Brian
HUH?.. [smilie=a_holyshit.gif] ..it needs to be warm out to cook?....geeesh, I guess I have been doing it wrong all winter!

And to think, I could have saved the hassle of shoveling a path through the snow to my cookers all winter long. [smilie=a_doh.gif]
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Old 03-12-2007, 10:33 PM   #7
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Quote:
Originally Posted by Smokey_Joe
Quote:
Originally Posted by swamprb
Well, I'm going to try the basket after I put in the expando, but as far as the perf steel for the tuners the jury's still out. I need the weather to warm up to start using this!

Brian
HUH?.. [smilie=a_holyshit.gif] ..it needs to be warm out to cook?....geeesh, I guess I have been doing it wrong all winter!

And to think, I could have saved the hassle of shoveling a path through the snow to my cookers all winter long. [smilie=a_doh.gif]
LOL! Not that I'm a fairweather smoker, but This was a basket case when I got it and I pretty much stripped it down and cleaned it up, did a baffle and exhaust vent mod, added another set of wheels (4x4) oak handles and table slats and a new paint job. I seasoned it and then did a few game hens and they took forever to cook and I stuggled to maintain temps, low 30*F and windy didn't help either! I wasn't discouraged, but needed my work space back- so off to the shed she sits, until I build a covered pit area for her. I really am looking forward to getting to know her!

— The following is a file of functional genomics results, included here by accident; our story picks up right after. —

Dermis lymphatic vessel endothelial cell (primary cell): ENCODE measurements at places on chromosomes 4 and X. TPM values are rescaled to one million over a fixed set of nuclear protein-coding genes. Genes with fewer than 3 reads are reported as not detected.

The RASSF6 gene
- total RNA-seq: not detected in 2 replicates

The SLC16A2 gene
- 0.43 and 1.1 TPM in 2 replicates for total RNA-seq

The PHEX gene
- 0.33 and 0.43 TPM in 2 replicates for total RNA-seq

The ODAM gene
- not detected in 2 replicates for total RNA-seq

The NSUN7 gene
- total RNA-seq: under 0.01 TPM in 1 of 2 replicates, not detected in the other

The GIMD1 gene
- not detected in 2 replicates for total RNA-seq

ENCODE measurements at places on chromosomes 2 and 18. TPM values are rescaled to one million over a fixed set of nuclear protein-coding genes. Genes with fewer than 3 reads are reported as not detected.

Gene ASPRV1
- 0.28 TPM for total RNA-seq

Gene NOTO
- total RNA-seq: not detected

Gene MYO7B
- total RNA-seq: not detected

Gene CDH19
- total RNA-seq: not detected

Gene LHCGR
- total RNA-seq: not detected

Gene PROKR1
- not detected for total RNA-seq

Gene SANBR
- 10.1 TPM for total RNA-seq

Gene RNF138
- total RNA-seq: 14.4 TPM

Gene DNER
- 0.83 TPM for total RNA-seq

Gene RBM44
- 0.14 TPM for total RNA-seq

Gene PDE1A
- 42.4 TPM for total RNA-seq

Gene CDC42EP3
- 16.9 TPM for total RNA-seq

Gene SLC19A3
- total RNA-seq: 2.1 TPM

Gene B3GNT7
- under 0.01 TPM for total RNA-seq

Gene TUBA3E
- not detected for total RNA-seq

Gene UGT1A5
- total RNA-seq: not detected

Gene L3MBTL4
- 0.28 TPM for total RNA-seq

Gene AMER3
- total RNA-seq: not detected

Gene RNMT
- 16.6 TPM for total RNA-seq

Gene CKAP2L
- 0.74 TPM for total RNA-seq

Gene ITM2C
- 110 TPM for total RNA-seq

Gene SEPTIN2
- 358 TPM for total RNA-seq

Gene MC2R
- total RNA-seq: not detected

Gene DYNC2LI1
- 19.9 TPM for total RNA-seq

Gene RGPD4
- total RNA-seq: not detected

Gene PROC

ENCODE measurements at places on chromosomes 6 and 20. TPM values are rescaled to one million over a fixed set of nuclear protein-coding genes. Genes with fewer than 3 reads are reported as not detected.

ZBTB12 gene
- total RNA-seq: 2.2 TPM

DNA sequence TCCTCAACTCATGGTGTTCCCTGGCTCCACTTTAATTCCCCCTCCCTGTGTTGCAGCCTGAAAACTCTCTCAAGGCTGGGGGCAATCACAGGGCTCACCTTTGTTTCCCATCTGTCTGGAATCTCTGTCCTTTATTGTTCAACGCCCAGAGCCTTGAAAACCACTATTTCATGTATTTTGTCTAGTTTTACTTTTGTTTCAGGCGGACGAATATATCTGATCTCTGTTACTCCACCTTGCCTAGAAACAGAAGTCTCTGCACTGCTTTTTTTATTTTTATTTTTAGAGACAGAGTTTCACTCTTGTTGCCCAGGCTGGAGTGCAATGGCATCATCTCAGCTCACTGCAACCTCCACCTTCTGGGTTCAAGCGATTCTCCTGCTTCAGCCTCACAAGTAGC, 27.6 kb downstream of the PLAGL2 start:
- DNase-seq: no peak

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Old 05-17-2007, 11:02 PM   #8
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Charcoal Basket:

Any basket is better than no basket. Use it 'til it dies, then buy some 9 ga expanded metal, have it cut to side, and wire your new box together.


Tuning:

I'm just an FNG (Brand New Guy), so I don't know what mods you've already made in terms of tuning your NBBD.

If you haven't put in the baffle and extended the chimney, do those first. Forget moving the thermometer hole. Get yourself a dual probe wireless instead.

After you've got the baffel and the flue, buy an inexpensive metal loaf pan and a full size "hotel" or "steam table" pan. The loaf pan goes on the top rack in the cooking chamber, over the baffel, about an inch from the firebox bulkhead, and is oriented parallel to the bulkhead. Set the hotel pan on the lower rack as a drip pan for the top rack. Stop and admire your handiwork.